“...seeks to strengthen the global nuclear order, with the specific aim of reducing toward zero the probabilities of nuclear weapon use and reactor accidents while bolstering both international security and the security of energy supply.”
Periodically, the emergence of new technologies challenges conventional thinking. Recently, increasing awareness and use of cyber attacks as well as the demonstration of capabilities to destroy objects in space has stimulated a debate about the relevance of nuclear deterrence to these threats. Similarly, the development of new fuel cycle technologies—pyroprocessing and laser enrichment, in particular—has underscored the need to reconsider how to assess proliferation risks. There are many questions on these issues but fewer clear answers. Therefore, the conference will seek to establish useful terms of debate.
When the Carnegie International Nuclear Policy Conference convened two years ago, global expectations of a new wave of nuclear-power-technology deployment had just been challenged by a triple meltdown in one of the world’s most advanced and experienced nuclear-power-generating countries. Since then, a score of states that before the accident at Japan’s Fukushima Daiichi Nuclear Power Station were contemplating nuclear-power development have been forced to reassess in light of concerns about cost, governance, security, safety, waste management, and public acceptance.
Given constraints on energy resources, it is clearer today than after Chernobyl that advanced countries will continue to generate nuclear electricity. But more than at any time in the nuclear age, the technological future of the nuclear industry is uncertain. Nuclear-power-generating countries now face a number of difficult questions. In particular, what are the costs, safety implications, and proliferation risks associated with the transition to advanced technologies for power generation, fuel supply, and waste management? And will it be possible to create widespread confidence among publics that such technologies will prove sustainable? The conference will hear from government and industry officials and operators on the full range of nuclear-power management, safety, and security issues and how they view the challenges ahead.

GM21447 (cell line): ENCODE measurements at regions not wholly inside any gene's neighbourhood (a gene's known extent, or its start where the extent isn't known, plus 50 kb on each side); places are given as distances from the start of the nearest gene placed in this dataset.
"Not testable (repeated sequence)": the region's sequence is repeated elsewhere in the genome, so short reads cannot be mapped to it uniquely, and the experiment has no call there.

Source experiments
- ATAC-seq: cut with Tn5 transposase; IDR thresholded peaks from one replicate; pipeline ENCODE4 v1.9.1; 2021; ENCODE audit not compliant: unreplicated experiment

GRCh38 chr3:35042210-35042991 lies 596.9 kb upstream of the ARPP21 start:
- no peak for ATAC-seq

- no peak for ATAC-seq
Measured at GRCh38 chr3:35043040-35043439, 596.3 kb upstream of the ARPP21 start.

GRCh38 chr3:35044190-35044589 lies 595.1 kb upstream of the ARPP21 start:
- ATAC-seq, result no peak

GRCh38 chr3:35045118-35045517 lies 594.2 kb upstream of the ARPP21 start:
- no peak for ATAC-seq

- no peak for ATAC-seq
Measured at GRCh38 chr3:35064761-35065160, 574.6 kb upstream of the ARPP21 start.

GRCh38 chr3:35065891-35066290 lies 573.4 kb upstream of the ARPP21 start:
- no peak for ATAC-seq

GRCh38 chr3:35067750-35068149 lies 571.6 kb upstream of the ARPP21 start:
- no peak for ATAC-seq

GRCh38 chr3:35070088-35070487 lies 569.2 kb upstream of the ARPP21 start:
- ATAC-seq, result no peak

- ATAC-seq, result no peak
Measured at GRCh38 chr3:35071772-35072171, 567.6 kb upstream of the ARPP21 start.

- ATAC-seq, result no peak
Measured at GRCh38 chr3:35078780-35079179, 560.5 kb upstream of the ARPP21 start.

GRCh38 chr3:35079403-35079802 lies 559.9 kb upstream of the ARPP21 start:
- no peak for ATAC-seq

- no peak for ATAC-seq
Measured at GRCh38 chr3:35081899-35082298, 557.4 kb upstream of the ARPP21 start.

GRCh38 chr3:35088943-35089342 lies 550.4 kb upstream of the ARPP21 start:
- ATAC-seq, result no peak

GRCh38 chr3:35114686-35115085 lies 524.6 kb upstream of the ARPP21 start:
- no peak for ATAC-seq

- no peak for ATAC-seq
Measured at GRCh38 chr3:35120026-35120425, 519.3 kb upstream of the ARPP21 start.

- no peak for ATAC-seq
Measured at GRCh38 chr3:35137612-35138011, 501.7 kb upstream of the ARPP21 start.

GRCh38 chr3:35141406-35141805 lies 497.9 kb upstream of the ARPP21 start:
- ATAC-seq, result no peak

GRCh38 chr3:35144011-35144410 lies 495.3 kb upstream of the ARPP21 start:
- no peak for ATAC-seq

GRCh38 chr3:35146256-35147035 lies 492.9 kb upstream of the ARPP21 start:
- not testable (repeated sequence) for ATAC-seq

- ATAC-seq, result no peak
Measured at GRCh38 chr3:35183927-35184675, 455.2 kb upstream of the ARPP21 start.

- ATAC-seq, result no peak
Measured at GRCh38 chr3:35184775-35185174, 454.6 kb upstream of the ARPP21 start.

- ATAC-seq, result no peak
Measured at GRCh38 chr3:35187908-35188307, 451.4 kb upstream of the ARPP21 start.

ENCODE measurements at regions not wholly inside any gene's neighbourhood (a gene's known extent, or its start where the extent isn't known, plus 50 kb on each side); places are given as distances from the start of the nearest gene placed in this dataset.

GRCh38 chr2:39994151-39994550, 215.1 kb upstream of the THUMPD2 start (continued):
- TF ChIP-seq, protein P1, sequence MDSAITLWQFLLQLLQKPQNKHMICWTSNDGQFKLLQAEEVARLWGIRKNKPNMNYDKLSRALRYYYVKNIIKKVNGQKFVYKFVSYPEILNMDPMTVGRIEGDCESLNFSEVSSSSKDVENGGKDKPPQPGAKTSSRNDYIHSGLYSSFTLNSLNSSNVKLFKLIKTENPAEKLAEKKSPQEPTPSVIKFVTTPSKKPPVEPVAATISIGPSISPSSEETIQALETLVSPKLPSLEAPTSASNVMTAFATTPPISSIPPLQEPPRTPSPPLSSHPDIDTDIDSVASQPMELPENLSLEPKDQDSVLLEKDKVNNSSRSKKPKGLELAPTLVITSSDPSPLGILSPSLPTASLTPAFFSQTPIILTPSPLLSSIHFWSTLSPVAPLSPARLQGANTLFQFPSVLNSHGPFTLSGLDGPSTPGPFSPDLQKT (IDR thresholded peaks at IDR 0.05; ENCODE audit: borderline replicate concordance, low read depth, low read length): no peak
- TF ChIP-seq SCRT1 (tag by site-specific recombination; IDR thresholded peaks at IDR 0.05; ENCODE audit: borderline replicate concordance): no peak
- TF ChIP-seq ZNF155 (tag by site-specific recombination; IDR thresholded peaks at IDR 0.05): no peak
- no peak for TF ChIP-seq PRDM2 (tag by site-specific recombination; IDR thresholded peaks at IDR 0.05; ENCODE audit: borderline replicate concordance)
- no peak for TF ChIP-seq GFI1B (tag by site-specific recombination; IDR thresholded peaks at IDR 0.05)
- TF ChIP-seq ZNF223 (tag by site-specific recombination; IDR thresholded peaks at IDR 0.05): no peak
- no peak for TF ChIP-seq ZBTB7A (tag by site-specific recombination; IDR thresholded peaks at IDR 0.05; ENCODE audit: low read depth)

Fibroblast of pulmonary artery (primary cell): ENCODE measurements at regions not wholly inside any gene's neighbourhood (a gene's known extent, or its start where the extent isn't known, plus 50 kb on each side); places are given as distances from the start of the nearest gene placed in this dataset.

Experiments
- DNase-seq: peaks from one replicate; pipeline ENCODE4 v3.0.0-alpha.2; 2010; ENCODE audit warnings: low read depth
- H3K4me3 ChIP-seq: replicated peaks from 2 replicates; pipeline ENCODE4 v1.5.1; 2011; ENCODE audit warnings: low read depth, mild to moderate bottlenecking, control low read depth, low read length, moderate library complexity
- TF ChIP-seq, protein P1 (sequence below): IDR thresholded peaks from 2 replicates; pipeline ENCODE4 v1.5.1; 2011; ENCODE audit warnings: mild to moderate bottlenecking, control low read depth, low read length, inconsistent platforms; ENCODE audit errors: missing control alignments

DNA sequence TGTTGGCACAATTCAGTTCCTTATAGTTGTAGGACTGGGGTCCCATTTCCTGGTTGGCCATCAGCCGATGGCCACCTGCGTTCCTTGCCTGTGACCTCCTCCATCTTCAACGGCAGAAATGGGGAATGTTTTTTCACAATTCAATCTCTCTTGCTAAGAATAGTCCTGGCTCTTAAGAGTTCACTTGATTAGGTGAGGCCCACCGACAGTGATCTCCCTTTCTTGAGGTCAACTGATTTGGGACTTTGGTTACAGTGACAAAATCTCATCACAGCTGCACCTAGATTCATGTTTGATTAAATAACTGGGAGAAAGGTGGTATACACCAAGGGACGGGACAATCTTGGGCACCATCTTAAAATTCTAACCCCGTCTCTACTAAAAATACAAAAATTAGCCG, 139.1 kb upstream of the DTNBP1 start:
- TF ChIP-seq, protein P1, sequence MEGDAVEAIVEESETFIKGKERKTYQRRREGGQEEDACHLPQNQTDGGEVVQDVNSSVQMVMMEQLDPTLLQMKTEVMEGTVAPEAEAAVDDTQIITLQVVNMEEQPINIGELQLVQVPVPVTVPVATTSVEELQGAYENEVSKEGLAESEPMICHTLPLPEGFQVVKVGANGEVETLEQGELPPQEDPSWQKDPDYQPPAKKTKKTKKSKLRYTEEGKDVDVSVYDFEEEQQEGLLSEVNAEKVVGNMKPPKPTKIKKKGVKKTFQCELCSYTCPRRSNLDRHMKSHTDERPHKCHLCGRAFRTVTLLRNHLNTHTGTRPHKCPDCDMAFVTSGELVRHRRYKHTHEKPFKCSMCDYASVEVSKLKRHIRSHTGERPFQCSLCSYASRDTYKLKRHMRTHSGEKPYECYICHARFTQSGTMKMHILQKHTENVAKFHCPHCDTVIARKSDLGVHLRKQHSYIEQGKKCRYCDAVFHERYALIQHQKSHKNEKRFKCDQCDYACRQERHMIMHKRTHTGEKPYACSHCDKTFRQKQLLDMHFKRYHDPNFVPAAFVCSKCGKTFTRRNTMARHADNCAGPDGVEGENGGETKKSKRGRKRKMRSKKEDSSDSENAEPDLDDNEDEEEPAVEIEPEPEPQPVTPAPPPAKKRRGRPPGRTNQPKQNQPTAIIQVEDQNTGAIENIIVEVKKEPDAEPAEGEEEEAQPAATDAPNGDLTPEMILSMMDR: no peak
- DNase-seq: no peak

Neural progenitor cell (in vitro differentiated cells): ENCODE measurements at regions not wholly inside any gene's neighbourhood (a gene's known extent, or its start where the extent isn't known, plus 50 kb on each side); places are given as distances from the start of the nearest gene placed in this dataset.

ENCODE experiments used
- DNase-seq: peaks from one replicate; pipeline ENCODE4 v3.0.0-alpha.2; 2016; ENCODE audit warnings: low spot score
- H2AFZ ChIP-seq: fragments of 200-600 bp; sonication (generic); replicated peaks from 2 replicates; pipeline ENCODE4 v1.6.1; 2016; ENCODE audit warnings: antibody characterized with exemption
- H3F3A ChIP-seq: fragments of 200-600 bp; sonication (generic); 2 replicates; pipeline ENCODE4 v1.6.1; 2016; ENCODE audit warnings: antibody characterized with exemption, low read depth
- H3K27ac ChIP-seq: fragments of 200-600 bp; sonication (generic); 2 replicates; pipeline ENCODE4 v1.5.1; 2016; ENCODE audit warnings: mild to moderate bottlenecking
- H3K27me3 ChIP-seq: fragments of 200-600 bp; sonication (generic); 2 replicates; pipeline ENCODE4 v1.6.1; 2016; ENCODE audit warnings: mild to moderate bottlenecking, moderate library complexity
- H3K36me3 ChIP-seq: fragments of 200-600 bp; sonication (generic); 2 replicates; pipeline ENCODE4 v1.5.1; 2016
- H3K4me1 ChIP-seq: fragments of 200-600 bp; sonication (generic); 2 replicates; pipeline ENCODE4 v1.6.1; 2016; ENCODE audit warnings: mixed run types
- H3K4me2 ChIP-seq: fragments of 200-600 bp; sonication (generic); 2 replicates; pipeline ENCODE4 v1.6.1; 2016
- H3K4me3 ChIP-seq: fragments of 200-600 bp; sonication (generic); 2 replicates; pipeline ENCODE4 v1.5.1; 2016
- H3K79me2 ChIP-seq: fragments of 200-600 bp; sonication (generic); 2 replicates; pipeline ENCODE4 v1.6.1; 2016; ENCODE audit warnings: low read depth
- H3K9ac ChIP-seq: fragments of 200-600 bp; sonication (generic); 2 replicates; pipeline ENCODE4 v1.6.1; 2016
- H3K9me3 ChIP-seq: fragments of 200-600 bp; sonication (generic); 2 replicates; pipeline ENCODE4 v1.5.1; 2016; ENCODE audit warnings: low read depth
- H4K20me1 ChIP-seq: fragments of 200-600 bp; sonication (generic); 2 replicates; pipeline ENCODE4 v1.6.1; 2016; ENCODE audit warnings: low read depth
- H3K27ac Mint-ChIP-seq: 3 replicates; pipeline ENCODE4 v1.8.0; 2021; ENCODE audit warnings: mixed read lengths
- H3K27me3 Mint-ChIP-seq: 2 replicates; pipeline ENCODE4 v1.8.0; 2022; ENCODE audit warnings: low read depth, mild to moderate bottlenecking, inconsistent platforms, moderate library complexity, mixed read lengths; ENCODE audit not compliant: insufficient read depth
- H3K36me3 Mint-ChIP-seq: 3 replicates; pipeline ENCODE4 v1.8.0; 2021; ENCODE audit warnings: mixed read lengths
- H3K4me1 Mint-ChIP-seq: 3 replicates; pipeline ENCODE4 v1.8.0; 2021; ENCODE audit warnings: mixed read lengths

One of the major new factors with the potential to fundamentally shift the nuclear landscape is the financial pressure experienced by several of the nuclear-weapon states. As these states wrestle with steep budget reductions, they are debating which strategic capabilities, both nuclear and conventional, ought to be shelved and which capabilities ought to be preserved. One panel will consider this issue in the context of the U.S. nuclear complex. Another will look more closely at how the United States could reduce the role and numbers of its nuclear weapons while still fulfilling its extended deterrence commitments and reassurance goals.
Lastly, the one issue that has probably been more discussed than any other at nuclear gatherings around the world in the last two years is the Middle East WMD free zone. The 2010 NPT Review Conference mandated a meeting of relevant parties to discuss the realization of this goal. That meeting did not happen as scheduled in 2012, and its prospects remain highly uncertain. Rather than focus narrowly on the technicalities of negotiating and implementing “The Zone,” the conference will discuss the implications of the unprecedented changes in the Middle East that have dramatically altered the political context. In the midst of civil war in Syria, uncertainty in Lebanon and Jordan, political instability in Egypt, Iranian noncompliance with IAEA and UN Security Council requirements for transparency and confidence building, and paralysis in Israeli-Palestinian diplomacy, what is the value and feasibility of focusing on eliminating WMD?
As in past years, the 2013 Carnegie International Nuclear Policy Conference will serve to stimulate sustained analysis and debate on the major trends and challenges in the field. We hope you enjoy the discussions as well as the opportunity to reconnect with colleagues from across the globe.